Trial lawyer vs litigator
When it comes to your case, it might be understandingly overwhelming to decide who you wish to represent you. There are a million lawyers out there with different specialties, while you don’t know the first thing about what you’ll need from your lawyer! One common question is if one should employ a trial lawyer vs litigator, and what the difference is between the two.
What is litigation?
In general, litigation is everything that happens before you and your case appear in court before a judge and jury. This includes a variety of stages, including:
- sharing legal documents to commence litigation
- the discovery phase
- post-trial motions
- potentially an appeal
Therefore, your litigator is a lawyer who is experienced in everything right up until it is necessary to pick a jury. This is an important aspect of your case and may require another set of skills and experience.
This is where you need to discuss with your hired counsel what experience they have. Your lawyer may legally be able to choose a jury and try a case, but that doesn’t necessarily mean they are experienced in it. Experience is king, so be sure that you are well-educated on your lawyer’s skills.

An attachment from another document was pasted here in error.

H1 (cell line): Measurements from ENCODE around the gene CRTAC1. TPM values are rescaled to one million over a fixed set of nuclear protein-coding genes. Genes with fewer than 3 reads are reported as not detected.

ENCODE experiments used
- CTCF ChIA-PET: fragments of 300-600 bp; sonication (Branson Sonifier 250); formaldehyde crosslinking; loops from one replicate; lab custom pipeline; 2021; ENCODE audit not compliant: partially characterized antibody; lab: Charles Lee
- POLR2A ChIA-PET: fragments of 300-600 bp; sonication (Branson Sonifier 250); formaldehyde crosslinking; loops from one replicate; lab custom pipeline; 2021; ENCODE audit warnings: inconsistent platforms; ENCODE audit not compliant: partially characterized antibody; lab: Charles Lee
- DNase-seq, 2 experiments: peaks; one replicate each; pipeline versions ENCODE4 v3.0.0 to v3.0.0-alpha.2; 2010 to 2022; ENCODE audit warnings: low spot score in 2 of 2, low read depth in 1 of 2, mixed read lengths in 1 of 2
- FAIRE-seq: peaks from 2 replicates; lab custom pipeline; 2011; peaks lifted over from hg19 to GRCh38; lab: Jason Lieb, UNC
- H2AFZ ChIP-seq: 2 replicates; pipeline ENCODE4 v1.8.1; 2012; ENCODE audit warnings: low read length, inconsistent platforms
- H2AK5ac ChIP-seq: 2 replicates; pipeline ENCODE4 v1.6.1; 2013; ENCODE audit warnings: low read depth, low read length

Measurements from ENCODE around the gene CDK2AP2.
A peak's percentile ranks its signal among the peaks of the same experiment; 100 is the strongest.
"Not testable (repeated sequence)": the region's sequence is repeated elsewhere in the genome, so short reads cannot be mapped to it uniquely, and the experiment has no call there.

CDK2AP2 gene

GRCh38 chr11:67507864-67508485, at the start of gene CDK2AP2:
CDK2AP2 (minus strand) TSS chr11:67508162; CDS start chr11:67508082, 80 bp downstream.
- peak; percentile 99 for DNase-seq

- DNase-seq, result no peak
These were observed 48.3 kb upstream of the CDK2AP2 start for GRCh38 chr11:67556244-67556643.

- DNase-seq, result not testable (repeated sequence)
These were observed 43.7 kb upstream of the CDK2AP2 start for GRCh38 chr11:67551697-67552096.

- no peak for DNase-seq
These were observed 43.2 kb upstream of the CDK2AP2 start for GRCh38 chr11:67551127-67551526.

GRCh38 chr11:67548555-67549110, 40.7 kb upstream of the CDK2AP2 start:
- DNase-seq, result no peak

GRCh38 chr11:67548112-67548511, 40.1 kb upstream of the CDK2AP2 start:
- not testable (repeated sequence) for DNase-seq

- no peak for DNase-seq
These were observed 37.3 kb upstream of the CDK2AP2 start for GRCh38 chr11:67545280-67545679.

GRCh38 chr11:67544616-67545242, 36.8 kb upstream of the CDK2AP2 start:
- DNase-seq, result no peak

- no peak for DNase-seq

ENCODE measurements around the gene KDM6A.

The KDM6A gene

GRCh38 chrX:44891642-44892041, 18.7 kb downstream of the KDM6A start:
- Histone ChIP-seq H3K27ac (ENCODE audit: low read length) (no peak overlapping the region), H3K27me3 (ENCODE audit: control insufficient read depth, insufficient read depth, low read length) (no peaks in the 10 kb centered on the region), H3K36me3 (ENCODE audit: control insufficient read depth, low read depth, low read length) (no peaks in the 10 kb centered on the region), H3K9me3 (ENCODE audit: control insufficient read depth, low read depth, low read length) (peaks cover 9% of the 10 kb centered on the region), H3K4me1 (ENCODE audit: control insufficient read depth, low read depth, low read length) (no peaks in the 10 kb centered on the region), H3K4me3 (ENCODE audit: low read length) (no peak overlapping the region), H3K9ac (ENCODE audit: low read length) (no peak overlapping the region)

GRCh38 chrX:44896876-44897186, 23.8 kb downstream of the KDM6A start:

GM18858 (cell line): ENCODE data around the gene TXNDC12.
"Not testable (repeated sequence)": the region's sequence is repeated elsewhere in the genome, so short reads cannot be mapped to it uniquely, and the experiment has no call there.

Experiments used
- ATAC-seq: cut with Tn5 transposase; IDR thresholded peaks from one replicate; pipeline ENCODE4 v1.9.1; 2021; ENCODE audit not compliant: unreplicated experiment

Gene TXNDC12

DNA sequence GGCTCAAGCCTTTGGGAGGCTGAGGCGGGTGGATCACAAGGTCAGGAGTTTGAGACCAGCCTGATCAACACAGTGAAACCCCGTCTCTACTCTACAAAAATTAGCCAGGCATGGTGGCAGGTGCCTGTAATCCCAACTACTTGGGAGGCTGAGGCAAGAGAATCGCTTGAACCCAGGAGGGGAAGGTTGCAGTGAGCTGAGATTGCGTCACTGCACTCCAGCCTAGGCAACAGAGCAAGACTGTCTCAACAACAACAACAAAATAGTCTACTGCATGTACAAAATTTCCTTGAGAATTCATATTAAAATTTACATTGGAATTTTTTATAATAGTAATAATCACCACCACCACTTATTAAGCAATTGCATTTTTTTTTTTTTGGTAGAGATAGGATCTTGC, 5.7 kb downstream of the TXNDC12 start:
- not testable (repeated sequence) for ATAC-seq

When to get a trial lawyer
Therefore, you should think about seeking a trial lawyer when you see your case being put in front of a judge. However, the question now becomes “when do I know that a judge and jury will see my case?” Well, this depends on each individual case, and this question should be brought to a lawyer in a consultation.
For example, if you are interested in settling your sinkhole case quickly, it may not be necessary to engage an attorney with a lot of trial experience.
Finding a trial lawyer
If you have decided the former of the trial lawyer vs litigator choice, trial lawyers will usually maintain lists of the cases they have tried, which provide you with information about their prior successes, the number of times they have actually gone to trial, and the types of cases they’re experienced in.
Of course, if you ask an attorney for documentation of their experience and they are unable to provide any, one might second-guess their ability to handle your case.
Some attorneys have also obtained specific certifications for trial practice from the Florida Bar. A copy of the list of attorneys who are, in fact, board certified in trial practice is available through the Florida Bar website. You should look for an attorney who meets your needs, and if your needs may include an attorney able to take your case to trial, you should explore these issues when you interview counsel.